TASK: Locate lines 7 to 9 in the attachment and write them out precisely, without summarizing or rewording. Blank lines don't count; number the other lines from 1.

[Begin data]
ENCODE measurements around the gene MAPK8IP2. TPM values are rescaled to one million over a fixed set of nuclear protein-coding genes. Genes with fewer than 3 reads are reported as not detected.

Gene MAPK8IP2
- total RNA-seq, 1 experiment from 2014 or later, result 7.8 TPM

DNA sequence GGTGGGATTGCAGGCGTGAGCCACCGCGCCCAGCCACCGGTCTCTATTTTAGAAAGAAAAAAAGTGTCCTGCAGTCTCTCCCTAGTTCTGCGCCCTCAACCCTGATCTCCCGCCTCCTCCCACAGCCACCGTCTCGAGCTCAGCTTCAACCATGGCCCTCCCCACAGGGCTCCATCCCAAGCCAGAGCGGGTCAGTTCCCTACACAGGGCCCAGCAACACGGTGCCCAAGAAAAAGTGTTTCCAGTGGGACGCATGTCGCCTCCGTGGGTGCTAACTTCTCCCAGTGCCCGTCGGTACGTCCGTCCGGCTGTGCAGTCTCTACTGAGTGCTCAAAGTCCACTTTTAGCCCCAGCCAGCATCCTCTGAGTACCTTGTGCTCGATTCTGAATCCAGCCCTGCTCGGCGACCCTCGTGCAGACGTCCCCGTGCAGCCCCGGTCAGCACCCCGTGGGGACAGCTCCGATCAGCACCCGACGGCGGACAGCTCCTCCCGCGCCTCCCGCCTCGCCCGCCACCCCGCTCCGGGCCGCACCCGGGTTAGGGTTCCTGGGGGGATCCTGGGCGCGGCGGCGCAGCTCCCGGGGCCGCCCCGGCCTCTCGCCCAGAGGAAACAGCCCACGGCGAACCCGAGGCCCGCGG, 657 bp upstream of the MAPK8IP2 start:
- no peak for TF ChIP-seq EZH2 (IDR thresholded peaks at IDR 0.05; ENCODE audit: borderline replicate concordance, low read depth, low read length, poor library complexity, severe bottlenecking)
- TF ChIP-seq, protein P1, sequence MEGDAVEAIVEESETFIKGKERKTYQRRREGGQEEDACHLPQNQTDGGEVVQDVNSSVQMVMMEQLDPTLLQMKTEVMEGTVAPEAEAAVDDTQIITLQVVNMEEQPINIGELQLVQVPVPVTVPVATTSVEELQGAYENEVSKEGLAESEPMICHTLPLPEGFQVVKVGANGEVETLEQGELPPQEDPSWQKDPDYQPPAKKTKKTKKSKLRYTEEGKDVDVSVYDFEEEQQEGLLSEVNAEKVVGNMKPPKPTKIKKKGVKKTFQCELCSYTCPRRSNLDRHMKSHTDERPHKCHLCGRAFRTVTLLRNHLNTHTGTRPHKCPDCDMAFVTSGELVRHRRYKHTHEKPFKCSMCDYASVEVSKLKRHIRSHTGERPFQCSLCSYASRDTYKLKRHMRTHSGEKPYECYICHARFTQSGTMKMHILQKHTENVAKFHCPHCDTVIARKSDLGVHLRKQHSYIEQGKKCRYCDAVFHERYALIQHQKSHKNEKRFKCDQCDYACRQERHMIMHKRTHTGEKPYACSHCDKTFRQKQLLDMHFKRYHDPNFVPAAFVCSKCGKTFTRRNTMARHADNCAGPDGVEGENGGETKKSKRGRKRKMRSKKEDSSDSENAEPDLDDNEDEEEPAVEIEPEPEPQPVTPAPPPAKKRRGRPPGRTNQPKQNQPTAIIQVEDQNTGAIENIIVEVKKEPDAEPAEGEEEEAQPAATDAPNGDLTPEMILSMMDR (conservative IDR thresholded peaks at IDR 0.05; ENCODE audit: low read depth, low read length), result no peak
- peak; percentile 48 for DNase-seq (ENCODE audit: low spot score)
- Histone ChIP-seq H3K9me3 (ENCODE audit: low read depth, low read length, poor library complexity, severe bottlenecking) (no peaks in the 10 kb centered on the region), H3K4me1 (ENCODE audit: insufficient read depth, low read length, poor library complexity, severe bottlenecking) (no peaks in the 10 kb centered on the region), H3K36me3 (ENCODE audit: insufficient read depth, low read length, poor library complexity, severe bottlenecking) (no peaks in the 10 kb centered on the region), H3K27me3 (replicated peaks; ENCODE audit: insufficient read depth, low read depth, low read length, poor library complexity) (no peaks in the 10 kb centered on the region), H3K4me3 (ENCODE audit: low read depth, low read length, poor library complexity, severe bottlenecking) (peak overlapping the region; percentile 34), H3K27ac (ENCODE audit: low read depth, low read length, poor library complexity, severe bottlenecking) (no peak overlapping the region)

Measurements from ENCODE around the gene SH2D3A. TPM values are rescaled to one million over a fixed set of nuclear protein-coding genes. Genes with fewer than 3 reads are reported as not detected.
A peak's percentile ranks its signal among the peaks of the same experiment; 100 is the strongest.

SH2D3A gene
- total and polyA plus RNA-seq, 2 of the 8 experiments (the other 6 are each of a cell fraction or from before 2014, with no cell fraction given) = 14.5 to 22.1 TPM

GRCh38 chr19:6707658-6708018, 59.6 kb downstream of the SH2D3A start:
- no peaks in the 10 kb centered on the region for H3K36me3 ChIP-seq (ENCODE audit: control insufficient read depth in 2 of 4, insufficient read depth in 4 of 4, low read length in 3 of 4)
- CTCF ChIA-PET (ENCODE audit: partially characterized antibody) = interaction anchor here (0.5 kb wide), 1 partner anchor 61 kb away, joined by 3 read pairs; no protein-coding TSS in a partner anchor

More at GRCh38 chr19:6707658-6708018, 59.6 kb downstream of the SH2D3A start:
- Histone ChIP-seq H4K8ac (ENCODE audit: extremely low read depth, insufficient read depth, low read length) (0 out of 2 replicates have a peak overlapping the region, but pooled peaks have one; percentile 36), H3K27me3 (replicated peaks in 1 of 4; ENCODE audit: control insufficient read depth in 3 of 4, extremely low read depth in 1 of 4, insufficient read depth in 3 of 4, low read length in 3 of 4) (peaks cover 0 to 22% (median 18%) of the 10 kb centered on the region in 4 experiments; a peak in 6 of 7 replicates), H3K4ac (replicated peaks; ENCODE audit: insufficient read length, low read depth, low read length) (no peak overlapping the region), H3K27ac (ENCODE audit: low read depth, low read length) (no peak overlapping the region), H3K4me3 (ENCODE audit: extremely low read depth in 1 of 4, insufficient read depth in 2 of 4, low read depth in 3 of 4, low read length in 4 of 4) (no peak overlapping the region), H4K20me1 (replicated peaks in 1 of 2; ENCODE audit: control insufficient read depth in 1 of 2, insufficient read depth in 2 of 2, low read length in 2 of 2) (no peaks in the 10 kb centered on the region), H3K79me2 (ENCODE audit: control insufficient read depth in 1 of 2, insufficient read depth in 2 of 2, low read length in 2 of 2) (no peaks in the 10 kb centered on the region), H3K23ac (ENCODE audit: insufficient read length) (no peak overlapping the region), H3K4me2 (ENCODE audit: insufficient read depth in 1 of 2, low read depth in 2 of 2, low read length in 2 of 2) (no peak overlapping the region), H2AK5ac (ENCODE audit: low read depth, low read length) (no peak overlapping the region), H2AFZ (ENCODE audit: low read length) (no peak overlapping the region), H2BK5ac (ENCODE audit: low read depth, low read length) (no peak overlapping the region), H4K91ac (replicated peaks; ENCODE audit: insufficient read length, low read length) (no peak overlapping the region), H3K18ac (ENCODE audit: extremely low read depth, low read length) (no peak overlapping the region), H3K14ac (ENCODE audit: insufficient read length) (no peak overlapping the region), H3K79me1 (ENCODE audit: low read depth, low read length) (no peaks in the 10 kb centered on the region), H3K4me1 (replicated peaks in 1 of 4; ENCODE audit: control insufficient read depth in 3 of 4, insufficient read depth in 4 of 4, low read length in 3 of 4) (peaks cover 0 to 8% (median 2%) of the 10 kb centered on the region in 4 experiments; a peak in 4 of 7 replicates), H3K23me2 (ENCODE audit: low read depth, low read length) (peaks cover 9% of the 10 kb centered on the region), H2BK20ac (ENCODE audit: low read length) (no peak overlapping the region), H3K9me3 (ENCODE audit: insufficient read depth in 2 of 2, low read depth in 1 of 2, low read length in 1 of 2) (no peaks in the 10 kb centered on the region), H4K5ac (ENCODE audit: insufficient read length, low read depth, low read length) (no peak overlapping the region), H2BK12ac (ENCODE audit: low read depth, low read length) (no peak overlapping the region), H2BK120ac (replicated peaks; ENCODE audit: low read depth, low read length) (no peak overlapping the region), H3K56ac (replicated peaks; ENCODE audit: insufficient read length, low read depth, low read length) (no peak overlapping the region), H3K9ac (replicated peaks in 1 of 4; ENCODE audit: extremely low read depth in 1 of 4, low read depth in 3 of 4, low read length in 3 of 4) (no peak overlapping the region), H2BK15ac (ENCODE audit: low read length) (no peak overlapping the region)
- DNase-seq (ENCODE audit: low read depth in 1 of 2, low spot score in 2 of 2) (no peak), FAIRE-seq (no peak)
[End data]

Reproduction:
- peak; percentile 48 for DNase-seq (ENCODE audit: low spot score)
- Histone ChIP-seq H3K9me3 (ENCODE audit: low read depth, low read length, poor library complexity, severe bottlenecking) (no peaks in the 10 kb centered on the region), H3K4me1 (ENCODE audit: insufficient read depth, low read length, poor library complexity, severe bottlenecking) (no peaks in the 10 kb centered on the region), H3K36me3 (ENCODE audit: insufficient read depth, low read length, poor library complexity, severe bottlenecking) (no peaks in the 10 kb centered on the region), H3K27me3 (replicated peaks; ENCODE audit: insufficient read depth, low read depth, low read length, poor library complexity) (no peaks in the 10 kb centered on the region), H3K4me3 (ENCODE audit: low read depth, low read length, poor library complexity, severe bottlenecking) (peak overlapping the region; percentile 34), H3K27ac (ENCODE audit: low read depth, low read length, poor library complexity, severe bottlenecking) (no peak overlapping the region)

Measurements from ENCODE around the gene SH2D3A. TPM values are rescaled to one million over a fixed set of nuclear protein-coding genes. Genes with fewer than 3 reads are reported as not detected.